In 2012, three international organizations issued guidelines on the recommended care for older adults with diabetes, largely driven by the fact that the standardized guidelines for the management of diabetes do not address the unique needs of older adults with diabetes. The three organizations, International Association of Gerontology and Geriatrics, the European Diabetes Working Party for Older People, and the International Task force of Experts in Diabetes, met to develop the guidelines using the Delphi process. The position statement is summarized as: “The effective management of the older patient with diabetes requires an emphasis on safety, diabetes prevention, early treatment for vascular disease, and functional assessment of disability because of limb problems, eye disease, and stroke. Additionally, in older age, prevention and management of other diabetes-related complications and associated conditions, such as cognitive dysfunction, functional dependence, and depression, become a priority”
What they agreed on as specific areas of concern are:
- Safety- Addressing the concern of low blood glucose episodes (hypoglycemia) which can lead to confusion, falls and hospitalization. An Hemoglobin A1C between 7.0% and 7.5% is a recommended target for older adults since as A1C is lowered, the risk for hypoglycemia is increased. Hypoglycemia is also a risk factor for cognitive impairment worsening in older adults and the damage may be irreversible.
- Proper therapy selection- Select drug therapies that are safe and effective in older adults, avoiding medications known to cause harm from hypoglycemia. Metformin should be an initial choice in those newly diagnosed. Target therapies that can prevent the negative impact from peripheral vascular disease and peripheral neuropathy.
- Prevention- All older adults with diabetes should have an individualized program of physical activity that includes balance exercises, cardiovascular fitness and resistance training.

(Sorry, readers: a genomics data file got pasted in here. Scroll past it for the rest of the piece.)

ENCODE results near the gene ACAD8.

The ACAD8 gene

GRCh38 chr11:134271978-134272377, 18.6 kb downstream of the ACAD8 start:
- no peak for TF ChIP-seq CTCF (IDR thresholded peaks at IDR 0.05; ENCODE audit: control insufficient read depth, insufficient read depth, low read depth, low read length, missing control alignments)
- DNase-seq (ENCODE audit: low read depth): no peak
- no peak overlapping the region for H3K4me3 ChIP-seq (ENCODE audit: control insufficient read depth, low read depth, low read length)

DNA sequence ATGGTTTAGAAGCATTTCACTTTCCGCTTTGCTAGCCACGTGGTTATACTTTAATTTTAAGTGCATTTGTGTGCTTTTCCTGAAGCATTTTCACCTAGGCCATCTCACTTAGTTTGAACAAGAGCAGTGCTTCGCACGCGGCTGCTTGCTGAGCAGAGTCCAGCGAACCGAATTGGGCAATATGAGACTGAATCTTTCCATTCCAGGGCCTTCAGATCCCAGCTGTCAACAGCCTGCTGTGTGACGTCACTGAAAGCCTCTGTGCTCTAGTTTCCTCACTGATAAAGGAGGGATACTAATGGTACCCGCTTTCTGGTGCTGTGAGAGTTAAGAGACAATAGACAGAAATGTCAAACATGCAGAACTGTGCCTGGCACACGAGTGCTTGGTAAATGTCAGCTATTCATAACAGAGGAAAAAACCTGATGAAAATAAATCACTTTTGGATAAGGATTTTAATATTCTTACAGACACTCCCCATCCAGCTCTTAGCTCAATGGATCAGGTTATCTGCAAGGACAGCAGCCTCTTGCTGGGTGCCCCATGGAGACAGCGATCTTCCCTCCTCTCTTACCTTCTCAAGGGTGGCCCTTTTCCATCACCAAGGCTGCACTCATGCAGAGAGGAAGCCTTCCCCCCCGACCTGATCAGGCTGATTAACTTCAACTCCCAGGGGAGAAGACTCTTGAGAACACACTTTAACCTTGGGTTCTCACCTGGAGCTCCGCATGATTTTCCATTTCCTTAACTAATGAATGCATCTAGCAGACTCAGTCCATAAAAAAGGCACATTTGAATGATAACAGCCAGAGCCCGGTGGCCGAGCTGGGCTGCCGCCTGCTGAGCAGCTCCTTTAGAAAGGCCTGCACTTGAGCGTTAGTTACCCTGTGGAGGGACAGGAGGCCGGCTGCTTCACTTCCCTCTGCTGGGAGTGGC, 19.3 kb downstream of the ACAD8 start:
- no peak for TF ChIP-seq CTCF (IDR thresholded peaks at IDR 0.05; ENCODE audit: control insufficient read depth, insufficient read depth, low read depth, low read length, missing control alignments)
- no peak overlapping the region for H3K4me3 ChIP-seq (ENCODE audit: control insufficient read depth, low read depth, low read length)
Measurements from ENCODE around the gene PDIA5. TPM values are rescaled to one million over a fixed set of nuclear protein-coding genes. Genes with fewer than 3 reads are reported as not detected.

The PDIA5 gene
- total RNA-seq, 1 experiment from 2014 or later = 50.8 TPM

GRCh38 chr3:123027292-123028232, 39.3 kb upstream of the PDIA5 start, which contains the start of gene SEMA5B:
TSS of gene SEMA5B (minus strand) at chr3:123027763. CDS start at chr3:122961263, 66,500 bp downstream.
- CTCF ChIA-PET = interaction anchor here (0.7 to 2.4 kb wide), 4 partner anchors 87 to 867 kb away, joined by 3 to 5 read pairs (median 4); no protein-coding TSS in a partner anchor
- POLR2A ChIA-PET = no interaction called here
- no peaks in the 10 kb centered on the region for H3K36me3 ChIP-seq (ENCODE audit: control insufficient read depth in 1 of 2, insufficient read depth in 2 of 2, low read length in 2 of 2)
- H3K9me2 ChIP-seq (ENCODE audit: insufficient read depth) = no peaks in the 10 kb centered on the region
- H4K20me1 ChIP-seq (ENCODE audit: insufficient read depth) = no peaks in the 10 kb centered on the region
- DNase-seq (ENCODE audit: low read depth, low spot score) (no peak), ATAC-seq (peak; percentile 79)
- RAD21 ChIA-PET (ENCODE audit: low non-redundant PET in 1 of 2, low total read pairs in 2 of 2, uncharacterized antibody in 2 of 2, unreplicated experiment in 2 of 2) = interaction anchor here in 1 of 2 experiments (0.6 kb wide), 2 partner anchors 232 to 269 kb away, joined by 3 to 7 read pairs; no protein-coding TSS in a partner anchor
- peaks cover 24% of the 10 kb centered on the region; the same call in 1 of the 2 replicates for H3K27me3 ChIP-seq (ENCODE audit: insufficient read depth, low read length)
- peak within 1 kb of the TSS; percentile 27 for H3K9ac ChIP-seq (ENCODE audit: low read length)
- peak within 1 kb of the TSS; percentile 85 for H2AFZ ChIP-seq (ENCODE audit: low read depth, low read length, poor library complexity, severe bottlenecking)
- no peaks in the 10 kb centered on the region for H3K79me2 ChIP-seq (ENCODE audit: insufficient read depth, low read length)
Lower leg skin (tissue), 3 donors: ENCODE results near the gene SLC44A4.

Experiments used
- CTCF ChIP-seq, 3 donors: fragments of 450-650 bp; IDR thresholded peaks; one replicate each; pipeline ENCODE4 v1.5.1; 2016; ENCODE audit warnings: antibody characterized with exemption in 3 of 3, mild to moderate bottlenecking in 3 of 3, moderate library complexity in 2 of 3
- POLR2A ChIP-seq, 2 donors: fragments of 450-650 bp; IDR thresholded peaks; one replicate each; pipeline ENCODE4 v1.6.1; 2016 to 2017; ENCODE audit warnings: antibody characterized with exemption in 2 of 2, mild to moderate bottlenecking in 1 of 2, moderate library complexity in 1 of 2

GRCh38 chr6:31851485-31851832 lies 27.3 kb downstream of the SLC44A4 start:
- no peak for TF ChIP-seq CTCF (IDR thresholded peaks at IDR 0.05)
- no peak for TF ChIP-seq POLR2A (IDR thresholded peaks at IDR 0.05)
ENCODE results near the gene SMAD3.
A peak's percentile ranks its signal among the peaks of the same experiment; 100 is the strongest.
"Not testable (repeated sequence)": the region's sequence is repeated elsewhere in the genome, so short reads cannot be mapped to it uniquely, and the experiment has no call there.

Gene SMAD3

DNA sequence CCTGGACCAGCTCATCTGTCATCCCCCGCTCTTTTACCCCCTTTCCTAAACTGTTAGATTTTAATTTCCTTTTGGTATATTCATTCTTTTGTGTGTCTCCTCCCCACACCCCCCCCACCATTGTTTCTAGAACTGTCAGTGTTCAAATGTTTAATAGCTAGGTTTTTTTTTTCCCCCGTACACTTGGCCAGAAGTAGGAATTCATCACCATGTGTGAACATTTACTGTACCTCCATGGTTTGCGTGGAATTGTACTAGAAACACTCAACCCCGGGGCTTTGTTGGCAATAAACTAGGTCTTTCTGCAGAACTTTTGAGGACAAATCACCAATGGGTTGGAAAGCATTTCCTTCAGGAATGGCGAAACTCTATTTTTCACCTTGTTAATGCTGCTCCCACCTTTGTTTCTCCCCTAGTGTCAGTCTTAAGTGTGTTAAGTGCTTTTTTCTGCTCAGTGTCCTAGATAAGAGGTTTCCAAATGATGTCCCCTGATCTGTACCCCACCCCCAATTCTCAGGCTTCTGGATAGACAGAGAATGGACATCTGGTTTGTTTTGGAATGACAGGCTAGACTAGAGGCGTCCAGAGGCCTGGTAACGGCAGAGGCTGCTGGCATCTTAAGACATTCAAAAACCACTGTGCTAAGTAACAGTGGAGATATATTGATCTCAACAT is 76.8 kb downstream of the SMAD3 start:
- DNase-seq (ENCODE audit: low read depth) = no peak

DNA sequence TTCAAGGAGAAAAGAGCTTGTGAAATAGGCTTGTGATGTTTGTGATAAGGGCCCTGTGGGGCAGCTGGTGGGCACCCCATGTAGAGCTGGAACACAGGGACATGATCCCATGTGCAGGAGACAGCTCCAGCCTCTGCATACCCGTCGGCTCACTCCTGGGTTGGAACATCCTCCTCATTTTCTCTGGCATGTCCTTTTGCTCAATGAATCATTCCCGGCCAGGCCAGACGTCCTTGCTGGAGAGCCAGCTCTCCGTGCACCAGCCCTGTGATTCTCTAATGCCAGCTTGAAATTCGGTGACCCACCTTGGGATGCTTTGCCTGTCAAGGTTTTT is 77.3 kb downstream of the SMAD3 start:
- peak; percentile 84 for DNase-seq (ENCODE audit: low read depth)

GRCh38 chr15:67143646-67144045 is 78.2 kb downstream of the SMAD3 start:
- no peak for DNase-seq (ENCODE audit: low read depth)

- Functional disability- Older adults should have regular geriatric assessments that include a nutritional screening. All older adults should also be screened annually for hearing and vision loss, mood disorders, and cognitive impairment. Deficiencies in these areas can affect how the person with diabetes is able to successfully manage their condition and lead to dependence on others.
- Co-morbid conditions- Co-morbid conditions in older adults can greatly impact the function of older adults and alter the goals of diabetes management. All older adults with diabetes should also be screened for kidney disease upon diagnosis and routinely thereafter. Blood pressure targets should be set higher in older adults with diabetes suggesting that 140/90 is an acceptable target (150/90 for those >75). Isolated systolic hypertension is a singular, and strong, predictor of stroke and treatment should be effective yet not exceed the blood pressure lowering needed to reduce risk. Otherwise lower blood pressures in older adults is associated with increased risk of harms. Note: Blood pressure targets should be individualized based on whether other co-morbid conditions dictate lower targets, eg. kidney disease or congestive heart failure.
- Nursing home care- Nursing homes and long term care facilities need to offer individualized diabetes care in order to meet the needs of the unique older adult. The focus should be on: preventing hypoglycemia and infections, adequately managing pain and monitoring and preventing leg ulcers.